LADIES AND GENTLEMEN, it's time for the main event!
That's right. Everything you've witnessed on this Barry-centric stage -- from the arrival in San Francisco 15 seasons ago to the five MVP awards since then to the march past 500 and 600 homers to the surpassing of godfather Willie Mays' 660 to the methodical march past the Babe and 714 -- all of it was all just the undercard for this.
Barry Bonds is at the castle. Henry Aaron's throne beckons. The final stroll has begun.
And yes, within this production lies the meaning of life for the Giants in 2007, no matter how much that might tick off the supporting cast.
Or, put another way, rarely (if ever) has an appearance by commissioner Bud Selig at the home park of the team he used to own caused such a commotion.
And to put it still another way, Bonds' 0-for-4, one-walk, one-strikeout Friday night will generate far more headlines than will his team's 8-4 win over the Milwaukee Brewers that marked only one more day closer to winter vacation.
That the day also marked the strange confluence between Bonds and Aaron and the eventual passing of the torch went mostly unobserved. No matter.
To witness the 43,121 fans in Miller Park, to see the flashbulbs popping every time Bonds eyed a pitch, to see the look of bemusement -- or was that dread? -- that enveloped Giants manager Bruce Bochy when he got a glimpse of a media throng at least 100 deeper than it was a day earlier, was to realize that the
"Really, I've noticed how excited everybody is," Bochy said before the game. "We hear it at home, but to hear the excitement of the fans on the road who get to watch this guy who ... might be the greatest of all time. He gets booed, and you expect that, but he also gets cheers, and he's turned those boos to cheers. So that's been neat."
Then again, every monumental stage show has several plot lines. That Aaron hit his 755th and final home run exactly 31 years earlier in this very city and for the team against whom Bonds took his hacks Friday might've been worth at least a mention.
It didn't get one. There was no real reason for the Brewers or Bonds to honor it, because Aaron wasn't around anyway. The Hammer won't be lending his support to the abdication of his throne, and you may or may not read what you want into that decision.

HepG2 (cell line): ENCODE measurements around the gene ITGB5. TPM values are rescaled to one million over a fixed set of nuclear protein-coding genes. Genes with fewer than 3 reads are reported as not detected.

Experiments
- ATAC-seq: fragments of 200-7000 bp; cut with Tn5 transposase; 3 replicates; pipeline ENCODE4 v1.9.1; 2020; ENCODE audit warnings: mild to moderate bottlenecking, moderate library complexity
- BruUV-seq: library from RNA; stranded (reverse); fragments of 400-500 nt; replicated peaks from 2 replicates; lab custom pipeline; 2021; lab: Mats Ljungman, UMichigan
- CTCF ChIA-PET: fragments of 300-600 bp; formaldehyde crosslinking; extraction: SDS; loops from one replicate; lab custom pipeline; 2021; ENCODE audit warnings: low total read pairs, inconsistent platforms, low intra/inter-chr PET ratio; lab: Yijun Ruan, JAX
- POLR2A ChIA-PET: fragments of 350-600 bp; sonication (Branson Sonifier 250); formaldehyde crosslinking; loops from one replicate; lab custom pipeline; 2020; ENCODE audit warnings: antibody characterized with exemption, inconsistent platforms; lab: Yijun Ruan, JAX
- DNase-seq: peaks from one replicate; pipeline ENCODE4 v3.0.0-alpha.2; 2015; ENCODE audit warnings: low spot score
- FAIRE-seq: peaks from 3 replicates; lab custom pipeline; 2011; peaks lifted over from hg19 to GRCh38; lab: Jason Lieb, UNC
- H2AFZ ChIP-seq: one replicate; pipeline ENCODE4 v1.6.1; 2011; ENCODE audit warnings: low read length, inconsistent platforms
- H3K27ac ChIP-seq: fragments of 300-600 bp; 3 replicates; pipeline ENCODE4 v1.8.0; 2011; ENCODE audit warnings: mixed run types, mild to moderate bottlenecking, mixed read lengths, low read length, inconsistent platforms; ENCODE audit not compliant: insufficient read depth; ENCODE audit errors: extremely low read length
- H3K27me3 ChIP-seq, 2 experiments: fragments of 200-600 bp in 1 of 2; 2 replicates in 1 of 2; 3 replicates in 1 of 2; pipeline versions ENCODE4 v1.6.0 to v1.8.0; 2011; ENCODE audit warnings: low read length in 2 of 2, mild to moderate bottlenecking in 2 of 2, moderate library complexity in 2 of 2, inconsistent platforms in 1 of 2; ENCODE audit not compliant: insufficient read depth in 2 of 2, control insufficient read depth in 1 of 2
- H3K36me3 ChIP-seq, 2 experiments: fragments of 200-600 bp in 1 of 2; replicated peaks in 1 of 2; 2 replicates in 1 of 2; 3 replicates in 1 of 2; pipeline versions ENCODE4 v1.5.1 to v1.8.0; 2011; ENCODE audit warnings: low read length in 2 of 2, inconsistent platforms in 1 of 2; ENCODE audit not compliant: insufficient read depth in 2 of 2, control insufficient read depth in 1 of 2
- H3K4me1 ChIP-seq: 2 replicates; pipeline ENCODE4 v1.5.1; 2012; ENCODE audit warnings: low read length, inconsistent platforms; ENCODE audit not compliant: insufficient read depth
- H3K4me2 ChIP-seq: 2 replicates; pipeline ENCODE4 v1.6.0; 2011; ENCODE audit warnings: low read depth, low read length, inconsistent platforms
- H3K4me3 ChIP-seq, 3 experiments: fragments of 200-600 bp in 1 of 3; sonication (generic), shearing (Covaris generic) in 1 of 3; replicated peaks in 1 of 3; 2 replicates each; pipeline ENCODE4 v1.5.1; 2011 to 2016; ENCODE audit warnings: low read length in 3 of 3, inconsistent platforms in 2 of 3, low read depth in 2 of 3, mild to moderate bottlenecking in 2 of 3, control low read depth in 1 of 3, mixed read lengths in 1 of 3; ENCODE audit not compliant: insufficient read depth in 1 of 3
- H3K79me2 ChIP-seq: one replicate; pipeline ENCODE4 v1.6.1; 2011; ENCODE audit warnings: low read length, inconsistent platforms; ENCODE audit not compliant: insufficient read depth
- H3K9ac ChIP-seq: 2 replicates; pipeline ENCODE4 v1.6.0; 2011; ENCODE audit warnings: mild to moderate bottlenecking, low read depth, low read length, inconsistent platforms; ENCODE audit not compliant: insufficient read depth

It won't change the facts that Milwaukee always will be his city and 755 will always be royalty. Selig's intentions, on the other hand, have remained steeped in the tea leaves, so his arrival in the fourth inning Friday was a big deal, even if it ultimately didn't reveal much.
Selig and Aaron remain close friends, and for that reason and other sinister ones that don't need rehashing, Selig has yet to give his stamp of approval by promising he'll attend.
His presence Friday served only to engage his wide range of advisers in the fourth estate in an interesting game of chicken. Selig, ever the politician, said common sense dictated he be at Miller Park on Friday, common sense in this case being that "my office is about five miles away, it's a beautiful night ... it's a pennant race, and this is a big game for (the Brewers)."
Just as it will be today and Sunday when Selig once again shows up to root, root, root for the home team, if not No. 25.
Left unsaid was Bonds' name -- Selig didn't refer to it once during his media pow-wow -- and the commish's intentions once the Giants depart Suds City, though perhaps Selig figures the masses should just use their own common sense on that one.
"I've been saying I'll make my decision at the appropriate time, and I don't think it's fair to make a judgment on that," he said. "... I'm here to watch whether he does it or doesn't. I'm not going to make a judgment either way."
That said, the only judgment to be derived from common sense is that neither the absence of Aaron nor the ambivalence of Selig diverted attention from how grand this ultimate production is really going to be.
The signs were all around Friday and not just the conventional ones written on placards, one of which -- "I may have been only two months old when he hit his first, but I'm one of the lucky ones who grew up watching him. AMAZING!" -- seemed to speak for the rest.
With 140 newly credentialed media on hand, a jungle of boom mikes and Bonds' annoyed request to the mob circling his locker after the game to "go, just go," it's clear that showtime is here.
Dim the lights!
Contact Rick Hurd at firstname.lastname@example.org.
GIANTS 8, BREWERS 4
BARRY BONDS' NIGHT